Iowa Governor Terry Branstad
Iowa is about to become a one-of-a-kind state – the only state with its own abortion arbiter. From here on out, Iowa Governor Terry Branstad will be personally signing off on each and every request for a Medicaid-covered abortion in his state. In Iowa, that means victims of rape. Victims of incest. Women whose lives are endangered by a pregnancy. Women who are carrying a fetus so malformed it won’t survive. The Governor says he plans “to be thoughtful.”
I admit I am curious to know what that “thoughtful” process would look like. About 25 women a year make a claim for a Medicare-covered abortion in Iowa. The cost to the state is about $20,000. Budget dust. This is not about money. This is about punishing bad bad women. Will the governor meet with each woman individually? Will he demand each one tell him her own personal story of how she became pregnant? Will it be one-on-one in his office? Will he have a female staffer present, like a gynecologist does during an exam? I have to say, the idea of a 13-year-old being forced to whisper to the strange man in that photo above the details of her rape by Uncle Bob? Too creepy.
Maybe the interview won’t be held in the governor’s office. Maybe Governor Branstad will devise some formal procedure. He could have group hearings in one of those imposing wood paneled, gilt trimmed courtrooms. The governor would wear a black robe and look down on the women from the judge’s chair. The women would be brought before him, one at a time, for their chance to throw themselves on his mercy. It would be Governor Branstad’s job to “thoughtfully” size them up with probing questions designed to catch those not legitimately raped. The advantage to this plan would be that the governor could give an actual thumbs up or thumbs down, and be cheered or jeered by the audience, like a Roman emperor at a gladiator match.
I suppose the most likely way the governor will make his decision will be with pieces of paper in front of him. Their medical records? I don’t think the governor has the background to be “thoughtful” about their medical histories. Maybe he will request a summary from the doctor? Or maybe it would fall on some political aide to write a history of each case for his boss? Will that aide also make recommendations? Will photos of each woman be included? Can friends and relatives write letters of support? How about the biological father, will he be heard from? Perhaps each woman will have to make a personal written request directly to the governor? Will those letters be public? What about at election time when the governor needs to explain to his base why he approved any abortions at all? And that brings up the biggie: Will the governor deny women abortions just to keep the goodwill of his Conservative political constituents?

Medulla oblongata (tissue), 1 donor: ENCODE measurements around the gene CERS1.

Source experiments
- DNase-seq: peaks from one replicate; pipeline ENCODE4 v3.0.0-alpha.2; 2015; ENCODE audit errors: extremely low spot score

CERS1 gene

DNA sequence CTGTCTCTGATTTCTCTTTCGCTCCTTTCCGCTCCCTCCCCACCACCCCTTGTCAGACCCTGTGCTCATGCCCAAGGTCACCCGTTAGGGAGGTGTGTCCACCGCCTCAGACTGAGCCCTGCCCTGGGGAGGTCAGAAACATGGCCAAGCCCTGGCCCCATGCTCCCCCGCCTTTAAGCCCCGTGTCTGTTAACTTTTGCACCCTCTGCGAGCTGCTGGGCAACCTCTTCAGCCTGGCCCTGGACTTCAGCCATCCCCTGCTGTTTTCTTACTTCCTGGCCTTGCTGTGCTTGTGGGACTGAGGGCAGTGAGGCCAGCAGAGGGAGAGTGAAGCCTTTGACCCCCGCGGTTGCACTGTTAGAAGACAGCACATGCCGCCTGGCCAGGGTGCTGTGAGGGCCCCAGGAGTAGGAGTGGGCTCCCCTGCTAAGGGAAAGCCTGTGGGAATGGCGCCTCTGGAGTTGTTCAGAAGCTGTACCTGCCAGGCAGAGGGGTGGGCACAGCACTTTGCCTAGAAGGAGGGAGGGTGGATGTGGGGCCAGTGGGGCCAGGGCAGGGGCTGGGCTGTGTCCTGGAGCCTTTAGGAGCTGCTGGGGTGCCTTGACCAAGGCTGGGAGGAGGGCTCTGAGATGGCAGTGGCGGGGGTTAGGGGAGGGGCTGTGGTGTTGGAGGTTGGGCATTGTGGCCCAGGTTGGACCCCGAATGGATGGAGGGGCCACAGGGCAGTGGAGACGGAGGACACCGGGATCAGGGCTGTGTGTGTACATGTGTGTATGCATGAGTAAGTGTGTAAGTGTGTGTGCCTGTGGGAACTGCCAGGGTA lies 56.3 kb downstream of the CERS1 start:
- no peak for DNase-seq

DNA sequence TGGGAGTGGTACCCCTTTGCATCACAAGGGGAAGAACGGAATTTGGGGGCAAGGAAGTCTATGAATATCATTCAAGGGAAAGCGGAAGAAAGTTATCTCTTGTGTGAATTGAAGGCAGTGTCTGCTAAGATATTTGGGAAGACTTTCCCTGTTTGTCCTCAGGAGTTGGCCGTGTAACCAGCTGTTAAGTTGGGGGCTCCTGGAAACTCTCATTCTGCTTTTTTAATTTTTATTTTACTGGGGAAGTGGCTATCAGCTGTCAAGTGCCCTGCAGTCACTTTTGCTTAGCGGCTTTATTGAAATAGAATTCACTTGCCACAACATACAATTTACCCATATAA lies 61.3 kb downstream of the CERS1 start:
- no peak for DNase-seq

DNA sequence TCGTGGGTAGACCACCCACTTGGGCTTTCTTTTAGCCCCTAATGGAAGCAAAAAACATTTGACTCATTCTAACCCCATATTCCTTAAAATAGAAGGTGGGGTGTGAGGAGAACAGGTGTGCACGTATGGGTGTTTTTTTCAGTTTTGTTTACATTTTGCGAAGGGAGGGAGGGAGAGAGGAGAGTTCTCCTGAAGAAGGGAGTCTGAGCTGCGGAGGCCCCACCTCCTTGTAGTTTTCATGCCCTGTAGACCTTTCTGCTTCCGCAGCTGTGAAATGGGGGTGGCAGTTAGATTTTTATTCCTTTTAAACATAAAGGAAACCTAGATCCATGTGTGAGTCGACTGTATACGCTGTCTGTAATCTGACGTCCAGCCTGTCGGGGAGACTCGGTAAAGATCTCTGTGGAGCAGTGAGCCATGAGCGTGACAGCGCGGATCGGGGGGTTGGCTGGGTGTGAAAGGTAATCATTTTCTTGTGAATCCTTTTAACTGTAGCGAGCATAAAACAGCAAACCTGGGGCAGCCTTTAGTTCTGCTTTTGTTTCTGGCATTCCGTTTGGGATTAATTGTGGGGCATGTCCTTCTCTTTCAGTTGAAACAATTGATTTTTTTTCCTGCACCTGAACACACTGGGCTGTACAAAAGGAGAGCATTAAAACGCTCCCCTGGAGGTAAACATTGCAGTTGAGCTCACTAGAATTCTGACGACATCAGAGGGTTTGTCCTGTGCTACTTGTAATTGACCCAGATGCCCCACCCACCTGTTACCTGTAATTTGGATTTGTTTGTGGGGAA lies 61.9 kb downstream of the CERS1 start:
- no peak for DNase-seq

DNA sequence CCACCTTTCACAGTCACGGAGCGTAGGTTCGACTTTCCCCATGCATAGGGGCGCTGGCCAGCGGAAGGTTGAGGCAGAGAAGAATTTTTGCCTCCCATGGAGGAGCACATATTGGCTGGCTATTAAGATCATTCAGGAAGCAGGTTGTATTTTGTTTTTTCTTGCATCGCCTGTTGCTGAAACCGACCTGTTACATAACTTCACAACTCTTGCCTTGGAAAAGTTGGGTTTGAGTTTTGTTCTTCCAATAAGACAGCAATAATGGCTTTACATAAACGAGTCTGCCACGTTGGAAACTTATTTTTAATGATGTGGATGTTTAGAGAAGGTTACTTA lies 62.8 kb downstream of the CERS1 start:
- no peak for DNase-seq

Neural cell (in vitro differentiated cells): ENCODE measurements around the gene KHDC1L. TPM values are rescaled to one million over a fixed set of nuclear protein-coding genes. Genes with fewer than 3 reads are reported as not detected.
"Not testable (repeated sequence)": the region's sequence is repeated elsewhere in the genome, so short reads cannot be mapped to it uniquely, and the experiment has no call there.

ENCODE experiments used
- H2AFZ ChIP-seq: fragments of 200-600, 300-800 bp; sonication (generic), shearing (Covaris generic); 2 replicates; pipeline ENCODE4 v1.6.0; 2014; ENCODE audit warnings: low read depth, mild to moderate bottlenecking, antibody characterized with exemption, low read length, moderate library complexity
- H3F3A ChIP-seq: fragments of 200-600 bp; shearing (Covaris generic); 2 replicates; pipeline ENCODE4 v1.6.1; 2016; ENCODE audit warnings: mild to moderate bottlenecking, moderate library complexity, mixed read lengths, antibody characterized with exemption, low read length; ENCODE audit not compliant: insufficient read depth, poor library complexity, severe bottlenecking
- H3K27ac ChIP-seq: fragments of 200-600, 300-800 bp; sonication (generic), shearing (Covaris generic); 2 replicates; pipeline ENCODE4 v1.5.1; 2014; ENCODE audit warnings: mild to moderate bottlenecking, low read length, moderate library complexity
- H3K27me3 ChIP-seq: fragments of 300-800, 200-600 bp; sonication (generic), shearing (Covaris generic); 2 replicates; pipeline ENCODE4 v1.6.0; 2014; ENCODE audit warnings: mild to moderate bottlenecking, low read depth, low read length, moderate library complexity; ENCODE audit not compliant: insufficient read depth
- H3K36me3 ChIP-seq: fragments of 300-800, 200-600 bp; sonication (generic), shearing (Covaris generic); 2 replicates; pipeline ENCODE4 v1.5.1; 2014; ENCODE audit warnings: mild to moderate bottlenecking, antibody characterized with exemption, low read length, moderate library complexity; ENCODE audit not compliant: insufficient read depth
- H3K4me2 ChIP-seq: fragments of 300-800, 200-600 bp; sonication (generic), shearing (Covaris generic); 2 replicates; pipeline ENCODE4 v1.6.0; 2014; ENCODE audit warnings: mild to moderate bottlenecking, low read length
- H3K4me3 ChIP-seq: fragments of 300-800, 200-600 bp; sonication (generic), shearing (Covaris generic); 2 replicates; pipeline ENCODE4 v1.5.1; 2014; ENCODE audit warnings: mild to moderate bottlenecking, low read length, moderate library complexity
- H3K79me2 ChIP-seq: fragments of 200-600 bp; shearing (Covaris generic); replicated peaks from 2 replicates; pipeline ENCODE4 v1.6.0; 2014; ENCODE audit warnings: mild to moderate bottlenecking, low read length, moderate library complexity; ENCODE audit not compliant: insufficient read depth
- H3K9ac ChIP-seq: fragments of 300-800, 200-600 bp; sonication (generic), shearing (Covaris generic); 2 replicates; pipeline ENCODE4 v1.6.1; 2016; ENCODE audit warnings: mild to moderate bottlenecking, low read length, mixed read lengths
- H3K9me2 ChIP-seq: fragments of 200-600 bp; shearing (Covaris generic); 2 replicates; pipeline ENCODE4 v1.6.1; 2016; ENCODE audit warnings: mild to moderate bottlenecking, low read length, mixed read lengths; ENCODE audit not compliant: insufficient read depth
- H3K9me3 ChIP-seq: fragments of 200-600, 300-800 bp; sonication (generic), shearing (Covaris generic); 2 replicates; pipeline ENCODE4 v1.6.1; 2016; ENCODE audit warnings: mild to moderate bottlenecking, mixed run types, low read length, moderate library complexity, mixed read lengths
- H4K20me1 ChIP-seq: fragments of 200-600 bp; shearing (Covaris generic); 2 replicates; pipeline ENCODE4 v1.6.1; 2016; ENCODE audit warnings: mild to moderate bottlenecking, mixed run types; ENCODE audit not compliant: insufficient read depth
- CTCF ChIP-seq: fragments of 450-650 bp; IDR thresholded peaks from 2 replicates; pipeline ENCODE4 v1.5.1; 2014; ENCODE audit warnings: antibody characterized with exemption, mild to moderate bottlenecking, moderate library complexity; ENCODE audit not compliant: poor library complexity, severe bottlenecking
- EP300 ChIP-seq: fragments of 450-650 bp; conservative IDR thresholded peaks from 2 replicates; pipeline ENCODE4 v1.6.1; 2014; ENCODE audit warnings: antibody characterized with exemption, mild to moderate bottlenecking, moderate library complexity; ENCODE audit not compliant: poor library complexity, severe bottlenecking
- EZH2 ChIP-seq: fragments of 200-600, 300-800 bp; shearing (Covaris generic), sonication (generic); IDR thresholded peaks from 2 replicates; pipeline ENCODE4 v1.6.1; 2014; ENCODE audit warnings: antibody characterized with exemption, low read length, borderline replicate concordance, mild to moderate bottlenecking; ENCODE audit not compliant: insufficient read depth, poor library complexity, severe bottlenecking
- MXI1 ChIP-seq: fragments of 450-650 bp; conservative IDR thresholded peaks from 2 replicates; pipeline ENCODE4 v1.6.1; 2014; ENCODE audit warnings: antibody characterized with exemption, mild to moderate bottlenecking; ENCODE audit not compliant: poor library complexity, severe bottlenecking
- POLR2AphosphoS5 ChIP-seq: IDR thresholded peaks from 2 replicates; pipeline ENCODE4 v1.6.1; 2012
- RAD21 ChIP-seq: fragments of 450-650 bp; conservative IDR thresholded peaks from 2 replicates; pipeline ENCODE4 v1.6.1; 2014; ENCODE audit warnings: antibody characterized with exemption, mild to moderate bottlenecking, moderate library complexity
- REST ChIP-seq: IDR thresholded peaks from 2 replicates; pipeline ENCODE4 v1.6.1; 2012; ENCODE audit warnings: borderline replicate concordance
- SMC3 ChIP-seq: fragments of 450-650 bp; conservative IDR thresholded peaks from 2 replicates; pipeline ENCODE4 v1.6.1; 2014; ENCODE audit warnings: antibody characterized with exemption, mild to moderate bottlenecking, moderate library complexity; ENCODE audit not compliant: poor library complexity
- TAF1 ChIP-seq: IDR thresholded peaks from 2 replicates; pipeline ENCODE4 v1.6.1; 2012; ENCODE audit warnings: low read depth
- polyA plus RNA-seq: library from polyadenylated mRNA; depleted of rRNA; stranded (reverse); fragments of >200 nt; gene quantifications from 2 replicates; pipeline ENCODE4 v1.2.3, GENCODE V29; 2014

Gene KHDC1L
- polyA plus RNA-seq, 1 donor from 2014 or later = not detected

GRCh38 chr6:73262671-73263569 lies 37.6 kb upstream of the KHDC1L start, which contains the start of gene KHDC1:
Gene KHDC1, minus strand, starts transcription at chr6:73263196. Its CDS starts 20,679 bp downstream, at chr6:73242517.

Maybe it can be a new reality show: Iowa Incubators. (I’ll work on that title.)
And while we’re thinking about how this new law is going to work, let’s think about Governor Branstad’s public remarks on the subject. He said he will be “thoughtful,” and he hopes he will be able to “reduce the number of abortions” paid for by Medicare. That sounds like he will be making moral judgments on each woman’s story, not an impartial judgement on whether each woman’s medical condition meets the requirements of a covered procedure. If he needs to be “thoughtful” it means Governor Branstad will be sitting in judgement on the character of the women. Thumbs up, or thumbs down.
The moment you start thinking about how a male politician with no gynecological training goes about making life and death medical decisions for indigent women, this new power becomes a nightmare. Someone needs to ask the Iowa legislature, “What in the hell were you thinking?”
Gov. Branstad’s Image from Wikipedia
Jean Ann Esselink is a straight friend to the gay community. Proud and loud Liberal. Closet writer of political fiction. Black sheep agnostic Democrat from a conservative Catholic family. Living in Northern Oakland County Michigan with Puck the Wonder Beagle.
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